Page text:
Calendar » Today in colorado Springs

Seven days to live


3 Thursday


A lot of dirt, and more than a few band members, have passed under the bridge since frontman Jeff Hanna and drummer Jimmie Fadden formed what would become one of the most influential bluegrass-tinged country-rock outfits ever. The Nitty Gritty Dirt Band, who first came to prominence with 1972's revered Will the Circle Be Unbroken collection, boasts a current lineup whose four members have cumulatively racked up more than a century with the band. In addition to keyboardist Bob Carpenter, the group also features hugely talented multi-instrumentalist John McEuen, whose beautiful banjo-driven instrumental "White Russia" will give you chills. Tickets are $33 to $43 for this 7 p.m. show at the Pikes Peak Center (190 S. Cascade Ave., — Bill Forman


4 Friday


Warren Miller Entertainment is synonymous with winter sports, and locally, the Pikes Peak Center is synonymous with Warren Miller Entertainment. So it follows that Like There's No Tomorrow, WME's 62nd annual winter-sports film, will play at the downtown venue (190 S. Cascade Ave., during this first weekend of November. We get three showings: tonight at 8, then tomorrow night at 6 and 9. Tickets (available at Colorado Ski & Golf, and the Pikes Peak Center box office) run $21, but come with a voucher for a free lift ticket at Winter Park, and other sweet deals. — Kirk Woundy


5 Saturday


First, they're not Chippendales. They have far too much flair for that. Second, they're not strippers (though no one would complain). They're the Stage Door Johnnies, a male burlesque trio out of Chicago. Bazuka Joe, Ray Gunn and Jett Adore describe themselves as being like "a Chicago-style hot dog ... 100 percent pure beef pleasure, and too classy for catsup." Sounds like just what Colorado Springs needs. Watch the Johnnies, as well as our own Peaks & Pasties and other performers, at 9 tonight at Stargazers Theatre & Event Center (10 S. Parkside Drive, Tickets for this 21-and-up show run $12 to $15. — Edie Adelstein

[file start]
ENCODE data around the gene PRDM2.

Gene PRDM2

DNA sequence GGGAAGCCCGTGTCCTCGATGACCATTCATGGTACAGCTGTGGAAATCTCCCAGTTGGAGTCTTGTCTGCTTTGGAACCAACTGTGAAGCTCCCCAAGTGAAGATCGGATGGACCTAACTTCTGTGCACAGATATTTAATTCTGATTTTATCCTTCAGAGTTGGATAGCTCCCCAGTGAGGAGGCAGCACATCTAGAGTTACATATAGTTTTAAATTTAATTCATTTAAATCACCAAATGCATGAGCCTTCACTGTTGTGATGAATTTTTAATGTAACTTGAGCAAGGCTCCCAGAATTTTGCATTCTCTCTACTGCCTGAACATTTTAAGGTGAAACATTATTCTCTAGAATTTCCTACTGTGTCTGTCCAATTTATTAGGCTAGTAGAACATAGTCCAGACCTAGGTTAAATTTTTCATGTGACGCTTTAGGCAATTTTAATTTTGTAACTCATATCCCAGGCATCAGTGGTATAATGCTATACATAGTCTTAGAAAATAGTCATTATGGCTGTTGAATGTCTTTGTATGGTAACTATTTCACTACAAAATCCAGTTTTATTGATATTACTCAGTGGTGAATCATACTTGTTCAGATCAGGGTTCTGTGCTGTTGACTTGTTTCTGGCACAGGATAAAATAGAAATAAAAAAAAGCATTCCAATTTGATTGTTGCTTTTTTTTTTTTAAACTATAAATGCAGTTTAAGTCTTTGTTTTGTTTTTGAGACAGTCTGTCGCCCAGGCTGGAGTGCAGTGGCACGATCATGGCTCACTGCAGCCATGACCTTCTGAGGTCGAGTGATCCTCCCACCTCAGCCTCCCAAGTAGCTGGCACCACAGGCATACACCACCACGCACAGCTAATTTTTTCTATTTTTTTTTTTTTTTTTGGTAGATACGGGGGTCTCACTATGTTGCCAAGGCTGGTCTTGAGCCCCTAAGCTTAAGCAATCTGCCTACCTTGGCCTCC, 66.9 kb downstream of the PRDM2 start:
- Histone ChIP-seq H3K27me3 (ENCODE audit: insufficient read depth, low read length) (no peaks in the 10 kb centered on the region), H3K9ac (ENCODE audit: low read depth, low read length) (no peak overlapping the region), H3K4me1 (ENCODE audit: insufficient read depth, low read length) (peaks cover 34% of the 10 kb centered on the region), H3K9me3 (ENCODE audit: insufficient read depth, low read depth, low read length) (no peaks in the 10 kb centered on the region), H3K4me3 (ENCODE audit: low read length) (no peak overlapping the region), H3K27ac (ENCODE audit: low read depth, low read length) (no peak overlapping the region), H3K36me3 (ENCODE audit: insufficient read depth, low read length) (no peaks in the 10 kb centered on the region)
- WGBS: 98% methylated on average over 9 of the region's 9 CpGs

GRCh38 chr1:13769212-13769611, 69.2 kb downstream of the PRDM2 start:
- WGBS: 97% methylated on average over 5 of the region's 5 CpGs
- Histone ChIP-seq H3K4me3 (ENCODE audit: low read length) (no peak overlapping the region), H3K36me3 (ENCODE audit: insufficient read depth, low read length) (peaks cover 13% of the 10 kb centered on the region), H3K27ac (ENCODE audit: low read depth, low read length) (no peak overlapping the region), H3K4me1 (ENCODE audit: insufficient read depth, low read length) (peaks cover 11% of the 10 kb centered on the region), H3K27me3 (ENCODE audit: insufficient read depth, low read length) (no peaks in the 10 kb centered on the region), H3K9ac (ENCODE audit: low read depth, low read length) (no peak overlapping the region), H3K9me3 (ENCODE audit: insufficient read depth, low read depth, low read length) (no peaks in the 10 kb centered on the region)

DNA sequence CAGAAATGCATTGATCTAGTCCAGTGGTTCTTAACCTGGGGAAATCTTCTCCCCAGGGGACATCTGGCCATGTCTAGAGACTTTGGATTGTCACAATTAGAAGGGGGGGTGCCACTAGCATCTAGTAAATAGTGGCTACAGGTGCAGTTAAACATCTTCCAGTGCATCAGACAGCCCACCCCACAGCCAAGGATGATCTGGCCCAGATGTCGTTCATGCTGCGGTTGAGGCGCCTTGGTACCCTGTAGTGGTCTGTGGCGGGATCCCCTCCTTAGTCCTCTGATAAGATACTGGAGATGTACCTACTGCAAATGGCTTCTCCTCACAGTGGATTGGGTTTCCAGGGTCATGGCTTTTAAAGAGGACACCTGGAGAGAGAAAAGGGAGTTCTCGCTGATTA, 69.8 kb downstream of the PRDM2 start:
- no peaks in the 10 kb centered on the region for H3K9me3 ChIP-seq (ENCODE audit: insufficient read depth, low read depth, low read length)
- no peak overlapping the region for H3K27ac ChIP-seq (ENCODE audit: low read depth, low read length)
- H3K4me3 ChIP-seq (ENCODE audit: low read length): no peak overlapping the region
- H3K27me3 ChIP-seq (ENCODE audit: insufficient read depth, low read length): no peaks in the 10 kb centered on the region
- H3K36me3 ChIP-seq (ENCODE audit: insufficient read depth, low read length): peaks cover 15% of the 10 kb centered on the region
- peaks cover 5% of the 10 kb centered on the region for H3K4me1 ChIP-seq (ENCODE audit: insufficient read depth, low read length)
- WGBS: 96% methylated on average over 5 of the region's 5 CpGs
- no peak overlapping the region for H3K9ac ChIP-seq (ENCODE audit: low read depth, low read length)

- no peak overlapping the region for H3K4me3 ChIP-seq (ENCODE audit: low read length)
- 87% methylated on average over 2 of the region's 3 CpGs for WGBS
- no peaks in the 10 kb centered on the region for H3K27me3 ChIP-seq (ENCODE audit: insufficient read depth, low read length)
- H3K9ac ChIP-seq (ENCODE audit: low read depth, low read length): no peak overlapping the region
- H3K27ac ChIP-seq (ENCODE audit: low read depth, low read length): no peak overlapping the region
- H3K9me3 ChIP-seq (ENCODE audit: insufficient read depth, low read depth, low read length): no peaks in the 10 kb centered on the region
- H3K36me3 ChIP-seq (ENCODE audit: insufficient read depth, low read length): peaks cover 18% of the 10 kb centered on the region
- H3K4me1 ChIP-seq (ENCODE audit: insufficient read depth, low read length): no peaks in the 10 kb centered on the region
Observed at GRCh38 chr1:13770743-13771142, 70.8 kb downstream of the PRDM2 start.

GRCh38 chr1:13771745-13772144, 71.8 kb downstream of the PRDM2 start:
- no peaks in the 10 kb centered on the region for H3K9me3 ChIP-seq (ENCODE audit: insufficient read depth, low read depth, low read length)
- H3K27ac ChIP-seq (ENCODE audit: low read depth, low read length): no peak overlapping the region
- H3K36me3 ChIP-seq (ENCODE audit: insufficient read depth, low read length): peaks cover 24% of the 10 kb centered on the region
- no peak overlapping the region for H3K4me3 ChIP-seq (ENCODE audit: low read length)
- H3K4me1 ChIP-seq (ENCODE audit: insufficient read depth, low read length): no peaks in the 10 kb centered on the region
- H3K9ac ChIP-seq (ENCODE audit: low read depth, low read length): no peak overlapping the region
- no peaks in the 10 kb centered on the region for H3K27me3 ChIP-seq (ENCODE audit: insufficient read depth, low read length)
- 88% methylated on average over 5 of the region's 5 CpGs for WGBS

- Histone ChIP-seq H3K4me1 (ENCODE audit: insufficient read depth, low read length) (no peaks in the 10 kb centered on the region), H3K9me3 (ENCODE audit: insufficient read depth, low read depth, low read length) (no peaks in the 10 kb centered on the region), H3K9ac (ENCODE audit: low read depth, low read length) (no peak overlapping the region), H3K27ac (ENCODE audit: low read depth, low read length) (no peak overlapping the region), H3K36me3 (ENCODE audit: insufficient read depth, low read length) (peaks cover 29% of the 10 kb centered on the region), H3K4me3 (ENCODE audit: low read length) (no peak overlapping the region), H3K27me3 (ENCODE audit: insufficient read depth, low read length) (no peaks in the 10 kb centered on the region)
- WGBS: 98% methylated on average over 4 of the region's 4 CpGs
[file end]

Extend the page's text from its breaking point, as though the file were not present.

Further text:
6 Sunday


Each year, I'm more impressed by the growth that Ormao Dance Company shows in its annual performances. This year's fall concert, which opened at 7:30 last night and will happen again at 2 today at the Colorado Springs School's Louisa Theater (21 Broadmoor Ave.,, features three new works by guest artist Chung-Fu Chang, local Ila Conoley and director Jan Johnson. Johnson says that although the choreographers went into development without a cohesive idea, their dances all turned out to focus on the human condition and reflect how "everyone's struggling a little bit" right now. Tickets cost $17 in advance, $20 at the door. Children 11 and younger are free. — Kirsten Akens


7 Monday

food and drink

Considering I've got a six-liter Methuselah of St. Bernardus above my desk, I was plenty happy to hear it's one of the Belgian beers offered at the $60 Indian dinner at Adam's Mountain Café (934 Manitou Ave., Manitou Springs, Tonight's 6 o'clock dinner features brews from Val-Dieu, Ommegang, St. Louis and Pauwel Kwak, all courtesy of Swirl Wine Emporium ( Pair that with chutneys, masalas, samosas and paneers from Adam's, and you're looking at more than just dinner — you're looking at a religious experience. — Bryce Crawford


8 Tuesday


Google "Chuck Asay," and you'll find lines such as "batshit rightwing cartoonist." Meanwhile, writer Terry Marshall seems to have no problem being called a "bleeding heart liberal activist." The two "polar opposites," as described on Marshall's website, have collaborated on a novel, Soda Springs: Love, Sex and Civil Rights? and will discuss their partnership and other seemingly controversial issues from 5 to 8 tonight in the free talk "When Cultures Collide," at CC's Gates Common Room (1025 N. Cascade Ave., — Kirsten Akens


9 Wednesday


Dave Gardner has spent years turning his own personal crusade into a film, even while fighting the battle against uncontrolled growth, running for City Council in Colorado Springs, and otherwise making a living. Tonight, Gardner unveils his film GrowthBusters: Hooked on Growth with its Colorado premiere at Stargazers Theatre and Event Center (10 S. Parkside Drive, Doors open at 5:30 p.m., with sustainability-related displays by local groups in the lobby. The film starts at 6:30, and will be followed by a panel discussion led by Gardner and including Indy columnist John Hazlehurst. Your $10 donation will benefit the Sierra Club. — Ralph Routon

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